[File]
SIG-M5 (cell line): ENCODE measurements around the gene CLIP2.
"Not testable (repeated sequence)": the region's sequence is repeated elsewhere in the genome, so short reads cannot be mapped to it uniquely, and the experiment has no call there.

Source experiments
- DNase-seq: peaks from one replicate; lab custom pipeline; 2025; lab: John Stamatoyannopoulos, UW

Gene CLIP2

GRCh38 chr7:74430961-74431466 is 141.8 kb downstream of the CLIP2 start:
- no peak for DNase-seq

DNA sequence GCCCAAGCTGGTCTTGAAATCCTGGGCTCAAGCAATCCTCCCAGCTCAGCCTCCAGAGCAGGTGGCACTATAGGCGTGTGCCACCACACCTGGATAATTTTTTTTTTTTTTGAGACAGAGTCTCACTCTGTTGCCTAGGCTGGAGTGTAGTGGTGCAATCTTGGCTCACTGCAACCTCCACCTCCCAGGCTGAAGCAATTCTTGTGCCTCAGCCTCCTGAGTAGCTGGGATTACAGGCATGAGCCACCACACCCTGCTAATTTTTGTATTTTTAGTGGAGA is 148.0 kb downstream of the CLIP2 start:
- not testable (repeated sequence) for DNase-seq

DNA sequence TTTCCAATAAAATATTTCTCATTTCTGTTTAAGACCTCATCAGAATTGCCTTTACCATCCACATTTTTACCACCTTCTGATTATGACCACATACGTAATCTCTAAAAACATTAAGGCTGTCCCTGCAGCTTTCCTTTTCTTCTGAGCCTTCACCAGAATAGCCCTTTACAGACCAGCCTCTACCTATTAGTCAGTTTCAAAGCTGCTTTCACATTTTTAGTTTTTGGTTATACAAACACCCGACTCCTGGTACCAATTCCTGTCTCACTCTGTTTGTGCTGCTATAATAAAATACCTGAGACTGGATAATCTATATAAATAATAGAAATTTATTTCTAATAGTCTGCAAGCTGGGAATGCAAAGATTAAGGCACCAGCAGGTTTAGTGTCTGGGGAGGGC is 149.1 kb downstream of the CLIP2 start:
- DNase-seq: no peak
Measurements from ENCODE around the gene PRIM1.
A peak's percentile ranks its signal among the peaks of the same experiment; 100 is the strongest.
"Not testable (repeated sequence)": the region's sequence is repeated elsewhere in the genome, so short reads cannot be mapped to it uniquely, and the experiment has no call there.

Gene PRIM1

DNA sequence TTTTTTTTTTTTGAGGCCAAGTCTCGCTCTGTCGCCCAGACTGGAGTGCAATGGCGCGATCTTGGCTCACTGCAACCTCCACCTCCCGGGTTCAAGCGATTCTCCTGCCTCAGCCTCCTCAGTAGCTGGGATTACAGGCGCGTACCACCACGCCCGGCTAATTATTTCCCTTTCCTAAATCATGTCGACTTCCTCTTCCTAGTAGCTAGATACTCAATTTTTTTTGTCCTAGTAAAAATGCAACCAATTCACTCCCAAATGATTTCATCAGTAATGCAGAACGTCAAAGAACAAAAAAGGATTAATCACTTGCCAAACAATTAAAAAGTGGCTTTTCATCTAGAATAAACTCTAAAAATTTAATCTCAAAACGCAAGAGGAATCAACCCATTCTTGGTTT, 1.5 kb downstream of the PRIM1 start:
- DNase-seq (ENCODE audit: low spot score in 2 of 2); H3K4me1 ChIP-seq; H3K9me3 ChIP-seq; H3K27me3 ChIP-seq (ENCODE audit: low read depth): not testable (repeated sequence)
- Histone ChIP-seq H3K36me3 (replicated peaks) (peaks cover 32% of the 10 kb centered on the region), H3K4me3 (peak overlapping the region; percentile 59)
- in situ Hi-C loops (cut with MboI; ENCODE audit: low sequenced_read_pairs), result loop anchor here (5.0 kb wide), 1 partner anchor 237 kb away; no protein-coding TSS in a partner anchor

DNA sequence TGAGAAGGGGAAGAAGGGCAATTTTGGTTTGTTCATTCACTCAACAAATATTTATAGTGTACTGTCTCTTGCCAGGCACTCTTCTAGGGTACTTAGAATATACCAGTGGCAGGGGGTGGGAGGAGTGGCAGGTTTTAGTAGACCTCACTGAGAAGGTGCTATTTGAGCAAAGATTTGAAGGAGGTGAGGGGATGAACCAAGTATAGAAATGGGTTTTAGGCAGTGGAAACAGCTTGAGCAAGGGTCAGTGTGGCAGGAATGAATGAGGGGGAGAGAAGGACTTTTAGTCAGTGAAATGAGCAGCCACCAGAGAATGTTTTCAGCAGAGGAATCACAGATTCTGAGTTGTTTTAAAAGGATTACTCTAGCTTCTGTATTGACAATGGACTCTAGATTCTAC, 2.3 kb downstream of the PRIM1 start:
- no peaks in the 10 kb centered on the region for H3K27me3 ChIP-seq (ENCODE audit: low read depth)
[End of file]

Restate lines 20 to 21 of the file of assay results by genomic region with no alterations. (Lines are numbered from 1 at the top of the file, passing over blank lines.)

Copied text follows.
DNA sequence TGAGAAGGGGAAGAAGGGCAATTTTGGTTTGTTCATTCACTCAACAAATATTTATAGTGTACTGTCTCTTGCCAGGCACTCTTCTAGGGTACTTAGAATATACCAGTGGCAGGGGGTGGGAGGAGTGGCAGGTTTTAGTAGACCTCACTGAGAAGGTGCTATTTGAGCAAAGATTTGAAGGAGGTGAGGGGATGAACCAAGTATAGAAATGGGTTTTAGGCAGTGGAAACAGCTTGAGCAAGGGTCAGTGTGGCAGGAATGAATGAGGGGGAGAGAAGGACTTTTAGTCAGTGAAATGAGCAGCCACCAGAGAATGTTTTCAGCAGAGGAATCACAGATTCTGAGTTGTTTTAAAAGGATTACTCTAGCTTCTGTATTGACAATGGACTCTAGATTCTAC, 2.3 kb downstream of the PRIM1 start:
- no peaks in the 10 kb centered on the region for H3K27me3 ChIP-seq (ENCODE audit: low read depth)